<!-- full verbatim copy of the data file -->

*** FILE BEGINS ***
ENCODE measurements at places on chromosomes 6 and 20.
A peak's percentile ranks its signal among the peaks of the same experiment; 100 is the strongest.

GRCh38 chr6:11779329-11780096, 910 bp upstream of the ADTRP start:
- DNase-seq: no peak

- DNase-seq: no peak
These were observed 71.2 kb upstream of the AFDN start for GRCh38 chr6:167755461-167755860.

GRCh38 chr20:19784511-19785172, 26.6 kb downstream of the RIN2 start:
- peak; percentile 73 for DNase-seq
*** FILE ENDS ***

ENCODE measurements at places on chromosomes 6 and 20.
A peak's percentile ranks its signal among the peaks of the same experiment; 100 is the strongest.

GRCh38 chr6:11779329-11780096, 910 bp upstream of the ADTRP start:
- DNase-seq: no peak

- DNase-seq: no peak
These were observed 71.2 kb upstream of the AFDN start for GRCh38 chr6:167755461-167755860.

GRCh38 chr20:19784511-19785172, 26.6 kb downstream of the RIN2 start:
- peak; percentile 73 for DNase-seq